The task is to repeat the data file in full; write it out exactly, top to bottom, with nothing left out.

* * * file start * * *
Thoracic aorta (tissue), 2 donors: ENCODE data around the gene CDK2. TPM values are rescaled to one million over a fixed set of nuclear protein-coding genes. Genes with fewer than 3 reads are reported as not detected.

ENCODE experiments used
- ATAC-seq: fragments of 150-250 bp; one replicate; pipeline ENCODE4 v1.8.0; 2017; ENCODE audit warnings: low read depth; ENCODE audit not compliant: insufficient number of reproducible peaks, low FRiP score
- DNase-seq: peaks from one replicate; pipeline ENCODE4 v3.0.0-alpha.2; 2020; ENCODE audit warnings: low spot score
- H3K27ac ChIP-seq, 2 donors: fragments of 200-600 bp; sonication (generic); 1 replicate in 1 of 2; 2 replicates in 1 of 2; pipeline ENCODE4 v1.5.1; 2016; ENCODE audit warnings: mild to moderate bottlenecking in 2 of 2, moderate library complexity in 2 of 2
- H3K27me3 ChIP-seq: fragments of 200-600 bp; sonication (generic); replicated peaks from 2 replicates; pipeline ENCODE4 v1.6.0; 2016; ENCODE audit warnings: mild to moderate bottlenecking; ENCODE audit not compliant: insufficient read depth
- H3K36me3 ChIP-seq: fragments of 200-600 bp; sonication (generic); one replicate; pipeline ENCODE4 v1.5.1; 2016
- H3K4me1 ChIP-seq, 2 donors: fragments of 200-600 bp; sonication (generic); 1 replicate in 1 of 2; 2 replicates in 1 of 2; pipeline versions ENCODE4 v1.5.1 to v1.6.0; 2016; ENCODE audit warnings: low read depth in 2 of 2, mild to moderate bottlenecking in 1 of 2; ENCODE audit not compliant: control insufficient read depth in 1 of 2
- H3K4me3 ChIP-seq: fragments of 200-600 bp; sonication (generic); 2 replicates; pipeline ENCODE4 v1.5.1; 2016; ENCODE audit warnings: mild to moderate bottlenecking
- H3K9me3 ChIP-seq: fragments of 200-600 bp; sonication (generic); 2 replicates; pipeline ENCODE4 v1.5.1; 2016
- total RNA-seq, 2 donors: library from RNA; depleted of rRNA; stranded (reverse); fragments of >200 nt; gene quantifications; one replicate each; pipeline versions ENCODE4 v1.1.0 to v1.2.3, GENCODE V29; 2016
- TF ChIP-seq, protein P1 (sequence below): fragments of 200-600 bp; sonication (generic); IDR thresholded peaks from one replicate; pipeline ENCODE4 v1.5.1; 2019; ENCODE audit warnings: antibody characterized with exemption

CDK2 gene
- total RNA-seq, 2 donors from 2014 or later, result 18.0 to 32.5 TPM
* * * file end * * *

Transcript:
Thoracic aorta (tissue), 2 donors: ENCODE data around the gene CDK2. TPM values are rescaled to one million over a fixed set of nuclear protein-coding genes. Genes with fewer than 3 reads are reported as not detected.

ENCODE experiments used
- ATAC-seq: fragments of 150-250 bp; one replicate; pipeline ENCODE4 v1.8.0; 2017; ENCODE audit warnings: low read depth; ENCODE audit not compliant: insufficient number of reproducible peaks, low FRiP score
- DNase-seq: peaks from one replicate; pipeline ENCODE4 v3.0.0-alpha.2; 2020; ENCODE audit warnings: low spot score
- H3K27ac ChIP-seq, 2 donors: fragments of 200-600 bp; sonication (generic); 1 replicate in 1 of 2; 2 replicates in 1 of 2; pipeline ENCODE4 v1.5.1; 2016; ENCODE audit warnings: mild to moderate bottlenecking in 2 of 2, moderate library complexity in 2 of 2
- H3K27me3 ChIP-seq: fragments of 200-600 bp; sonication (generic); replicated peaks from 2 replicates; pipeline ENCODE4 v1.6.0; 2016; ENCODE audit warnings: mild to moderate bottlenecking; ENCODE audit not compliant: insufficient read depth
- H3K36me3 ChIP-seq: fragments of 200-600 bp; sonication (generic); one replicate; pipeline ENCODE4 v1.5.1; 2016
- H3K4me1 ChIP-seq, 2 donors: fragments of 200-600 bp; sonication (generic); 1 replicate in 1 of 2; 2 replicates in 1 of 2; pipeline versions ENCODE4 v1.5.1 to v1.6.0; 2016; ENCODE audit warnings: low read depth in 2 of 2, mild to moderate bottlenecking in 1 of 2; ENCODE audit not compliant: control insufficient read depth in 1 of 2
- H3K4me3 ChIP-seq: fragments of 200-600 bp; sonication (generic); 2 replicates; pipeline ENCODE4 v1.5.1; 2016; ENCODE audit warnings: mild to moderate bottlenecking
- H3K9me3 ChIP-seq: fragments of 200-600 bp; sonication (generic); 2 replicates; pipeline ENCODE4 v1.5.1; 2016
- total RNA-seq, 2 donors: library from RNA; depleted of rRNA; stranded (reverse); fragments of >200 nt; gene quantifications; one replicate each; pipeline versions ENCODE4 v1.1.0 to v1.2.3, GENCODE V29; 2016
- TF ChIP-seq, protein P1 (sequence below): fragments of 200-600 bp; sonication (generic); IDR thresholded peaks from one replicate; pipeline ENCODE4 v1.5.1; 2019; ENCODE audit warnings: antibody characterized with exemption

CDK2 gene
- total RNA-seq, 2 donors from 2014 or later, result 18.0 to 32.5 TPM